Glaze invited to serve as evolution education expert at workshop at UF

Amanda Glaze, Ph.D.

Amanda Glaze, Ph.D., assistant professor in the Department of Middle Grades and Secondary Education, served as the evolution education expert at the recent Human Evolution Summer Teacher Workshop in July. Hosted by the Human Evolution Teaching Materials Project (HETMP), the three-day workshop provided resources for middle and and high school educators to facilitate the inclusion of human evolution into existing science curricula. The project, funded by the Society for the Study of Evolution, was designed to help teachers generate 3-D models of hominin fossil crania and provide accompanying lesson plants, increasing access to hands-on learning materials.

The workshop was hosted at the University of Florida, July 15-17.

Barrow co-authors research on teaching controversial topics to middle school students in Korea

Elizabeth Barrow, Ed.D.

Elizabeth Barrow, Ed.D., assistant professor in the Department of Middle Grades and Secondary Education, published an article in The Social Studies online journal. “A History Teacher in South Korea: Teaching Elections as an Outsider,” was written by Barrow and Evelyn Alex Ford and provides a detailed recount of a social studies educator’s experiences teaching about controversial topics to middle school Korean students. As a cultural outsider, the educator faced challenges similar to those faced in the United States but the outcomes were very different. Barrow and Ford suggest instruction that may offer solutions to social studies teachers in the United States.

Shannon-Baker travels to California to share research

Peggy Shannon-Baker, Ph.D.


Peggy Shannon-Baker, Ph.D., assistant professor in the Department of Curriculum, Foundations and Reading, presented at the 2019 Annual Conference of the Critical Race Studies in Education Association held in May at the University of Southern California.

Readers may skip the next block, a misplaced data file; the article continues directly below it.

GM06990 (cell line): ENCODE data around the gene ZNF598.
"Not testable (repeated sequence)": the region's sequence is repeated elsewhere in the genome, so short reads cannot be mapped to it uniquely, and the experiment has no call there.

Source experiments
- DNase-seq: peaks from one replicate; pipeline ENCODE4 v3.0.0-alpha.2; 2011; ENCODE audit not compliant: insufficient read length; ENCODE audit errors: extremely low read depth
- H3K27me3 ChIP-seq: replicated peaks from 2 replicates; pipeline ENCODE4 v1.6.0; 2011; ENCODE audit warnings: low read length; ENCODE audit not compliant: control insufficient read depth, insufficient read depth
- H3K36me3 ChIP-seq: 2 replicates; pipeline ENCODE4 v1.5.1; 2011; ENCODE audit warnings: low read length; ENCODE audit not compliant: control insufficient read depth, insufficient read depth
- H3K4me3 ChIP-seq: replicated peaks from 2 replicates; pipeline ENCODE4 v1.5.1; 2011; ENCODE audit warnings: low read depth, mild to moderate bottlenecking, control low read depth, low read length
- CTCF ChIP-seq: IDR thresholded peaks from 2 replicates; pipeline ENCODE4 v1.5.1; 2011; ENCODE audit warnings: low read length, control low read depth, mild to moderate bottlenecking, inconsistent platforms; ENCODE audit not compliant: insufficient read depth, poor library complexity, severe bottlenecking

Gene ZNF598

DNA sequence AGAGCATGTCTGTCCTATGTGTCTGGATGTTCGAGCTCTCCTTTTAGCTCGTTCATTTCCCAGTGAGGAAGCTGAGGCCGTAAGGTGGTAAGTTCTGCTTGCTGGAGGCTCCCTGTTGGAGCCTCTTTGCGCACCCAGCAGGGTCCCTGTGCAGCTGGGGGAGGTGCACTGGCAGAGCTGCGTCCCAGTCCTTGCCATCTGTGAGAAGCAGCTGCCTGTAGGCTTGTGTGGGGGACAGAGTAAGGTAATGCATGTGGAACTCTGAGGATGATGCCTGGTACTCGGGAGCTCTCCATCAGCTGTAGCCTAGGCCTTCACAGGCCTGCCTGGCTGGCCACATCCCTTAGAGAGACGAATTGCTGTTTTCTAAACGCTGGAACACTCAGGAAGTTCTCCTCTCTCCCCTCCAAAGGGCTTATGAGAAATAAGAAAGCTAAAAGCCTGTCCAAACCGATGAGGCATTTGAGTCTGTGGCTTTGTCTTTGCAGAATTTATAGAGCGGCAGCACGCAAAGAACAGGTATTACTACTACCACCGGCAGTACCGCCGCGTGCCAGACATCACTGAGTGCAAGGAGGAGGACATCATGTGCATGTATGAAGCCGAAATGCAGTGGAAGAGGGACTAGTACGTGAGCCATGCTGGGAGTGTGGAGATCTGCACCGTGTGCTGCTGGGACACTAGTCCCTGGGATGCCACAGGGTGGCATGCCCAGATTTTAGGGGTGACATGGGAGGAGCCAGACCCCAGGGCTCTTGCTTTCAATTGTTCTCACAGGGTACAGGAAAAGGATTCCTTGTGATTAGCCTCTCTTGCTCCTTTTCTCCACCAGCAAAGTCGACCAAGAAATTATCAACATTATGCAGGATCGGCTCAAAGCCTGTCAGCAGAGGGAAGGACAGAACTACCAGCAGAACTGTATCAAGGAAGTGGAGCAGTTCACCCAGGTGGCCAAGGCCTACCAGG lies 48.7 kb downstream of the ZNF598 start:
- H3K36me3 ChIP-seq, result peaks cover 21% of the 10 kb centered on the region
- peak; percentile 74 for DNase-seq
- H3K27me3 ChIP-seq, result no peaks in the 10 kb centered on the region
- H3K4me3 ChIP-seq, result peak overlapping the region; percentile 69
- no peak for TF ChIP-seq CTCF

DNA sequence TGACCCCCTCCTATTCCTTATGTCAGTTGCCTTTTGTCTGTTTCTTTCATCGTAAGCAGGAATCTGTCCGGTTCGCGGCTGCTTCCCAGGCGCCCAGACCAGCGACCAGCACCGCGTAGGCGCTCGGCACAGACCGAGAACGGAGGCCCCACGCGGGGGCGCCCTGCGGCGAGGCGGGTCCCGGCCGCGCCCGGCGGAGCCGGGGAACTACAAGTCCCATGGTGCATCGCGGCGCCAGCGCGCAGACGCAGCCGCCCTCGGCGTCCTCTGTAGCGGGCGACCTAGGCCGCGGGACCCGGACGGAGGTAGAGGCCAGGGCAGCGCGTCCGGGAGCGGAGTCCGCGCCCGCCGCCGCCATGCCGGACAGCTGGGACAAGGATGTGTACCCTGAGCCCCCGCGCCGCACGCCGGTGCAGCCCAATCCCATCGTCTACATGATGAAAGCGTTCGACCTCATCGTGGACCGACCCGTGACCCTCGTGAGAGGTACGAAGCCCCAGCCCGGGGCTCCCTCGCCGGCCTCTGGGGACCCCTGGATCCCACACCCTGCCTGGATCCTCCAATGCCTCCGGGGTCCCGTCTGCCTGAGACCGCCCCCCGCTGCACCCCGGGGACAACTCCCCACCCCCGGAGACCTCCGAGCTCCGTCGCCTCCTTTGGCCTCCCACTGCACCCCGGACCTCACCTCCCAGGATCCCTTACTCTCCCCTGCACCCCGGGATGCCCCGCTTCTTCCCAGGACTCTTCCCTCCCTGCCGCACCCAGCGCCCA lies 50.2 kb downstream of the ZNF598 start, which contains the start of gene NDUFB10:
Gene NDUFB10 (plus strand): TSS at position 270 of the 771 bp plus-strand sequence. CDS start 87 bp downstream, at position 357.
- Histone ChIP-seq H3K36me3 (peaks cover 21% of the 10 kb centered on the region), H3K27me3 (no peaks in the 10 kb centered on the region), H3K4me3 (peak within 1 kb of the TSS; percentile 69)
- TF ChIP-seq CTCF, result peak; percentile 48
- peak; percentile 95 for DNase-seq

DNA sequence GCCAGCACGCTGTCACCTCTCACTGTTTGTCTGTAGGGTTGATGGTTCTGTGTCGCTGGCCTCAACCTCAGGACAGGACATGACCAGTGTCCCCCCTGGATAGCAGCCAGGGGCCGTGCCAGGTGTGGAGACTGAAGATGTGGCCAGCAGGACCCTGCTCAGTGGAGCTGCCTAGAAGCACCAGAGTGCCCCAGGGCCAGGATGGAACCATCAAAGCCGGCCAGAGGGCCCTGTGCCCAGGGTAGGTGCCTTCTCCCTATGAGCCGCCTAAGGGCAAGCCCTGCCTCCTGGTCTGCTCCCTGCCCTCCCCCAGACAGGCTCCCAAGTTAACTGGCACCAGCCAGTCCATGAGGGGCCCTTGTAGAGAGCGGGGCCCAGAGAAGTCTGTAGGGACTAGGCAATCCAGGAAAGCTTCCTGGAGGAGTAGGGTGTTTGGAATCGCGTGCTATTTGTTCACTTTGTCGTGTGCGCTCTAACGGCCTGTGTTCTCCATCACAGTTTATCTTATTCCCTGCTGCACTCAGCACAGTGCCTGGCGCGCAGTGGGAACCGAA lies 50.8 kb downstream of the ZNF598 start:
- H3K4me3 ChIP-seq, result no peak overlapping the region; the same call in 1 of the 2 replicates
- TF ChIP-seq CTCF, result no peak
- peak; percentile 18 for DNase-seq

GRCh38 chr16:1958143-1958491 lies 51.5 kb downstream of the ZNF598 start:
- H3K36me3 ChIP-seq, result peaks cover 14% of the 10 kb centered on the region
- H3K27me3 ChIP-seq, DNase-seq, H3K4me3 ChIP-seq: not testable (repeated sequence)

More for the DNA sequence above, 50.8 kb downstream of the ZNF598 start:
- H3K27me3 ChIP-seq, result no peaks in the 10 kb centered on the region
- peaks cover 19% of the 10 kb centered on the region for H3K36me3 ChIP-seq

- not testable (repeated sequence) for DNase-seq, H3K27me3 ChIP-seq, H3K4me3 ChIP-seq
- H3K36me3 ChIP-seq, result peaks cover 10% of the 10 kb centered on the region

Shannon-Baker’s presented was based on a paper titled “[Y]Our safety is colonizing: Using critical race hermeneutics to interrogate “safe zone” discourse.” In the paper, Shannon-Baker describes how educational institutions need to not focus on creating “safe spaces” but rather focus on creating inclusive spaces for racial, gender, sexual, and other minority students.

Glaze inducted in international scientific honor society

Amanda Glaze, Ph.D.


Amanda Glaze, Ph.D., assistant professor in the Department of Middle Grades and Secondary Education, will be inducted into Sigma Xi, an international scientific honor society with members from various disciplines of sciences and technology in colleges and universities, government laboratories and industry research centers around the world. According to Sigma Xi’s website, more than 200 Nobel Prize winners have been members.

Glaze was nominated for full membership to the honor society for her work in evolution education and contributions to science research groups for women and other underrepresented persons in science.

Georgia Southern collaborative article presented at conference

Charles Hodges, Ph.D.

Charles Hodges, Ph.D., professor in the Department of Leadership, Technology and Human Development, co-authored a paper that was presented at the Annual ACM Southeast Conference held in Kennesaw, Georgia in April. The paper, titled “Modeling Students’ Attention in the Classroom using Eyetrackers,” details research that several Georgia Southern University faculty members conducted on the learning process of students considering specifically the attentiveness of students through eye-gazing. Utilizing eye tracking software, the researchers determined were able to predict a student’s attention as a measure of affect over the course of a class. Authors included Hodges, Narayanan Veliyath (a graduate student in Computer Science), Dr. Pradipta De (Assistant Professor of Computer Science), Dr. Andrew Allen (Assistant Professor of Computer Science), and Dr. Anniruddha Mitra (Professor of Mechanical Engineer).

Read the full article here:

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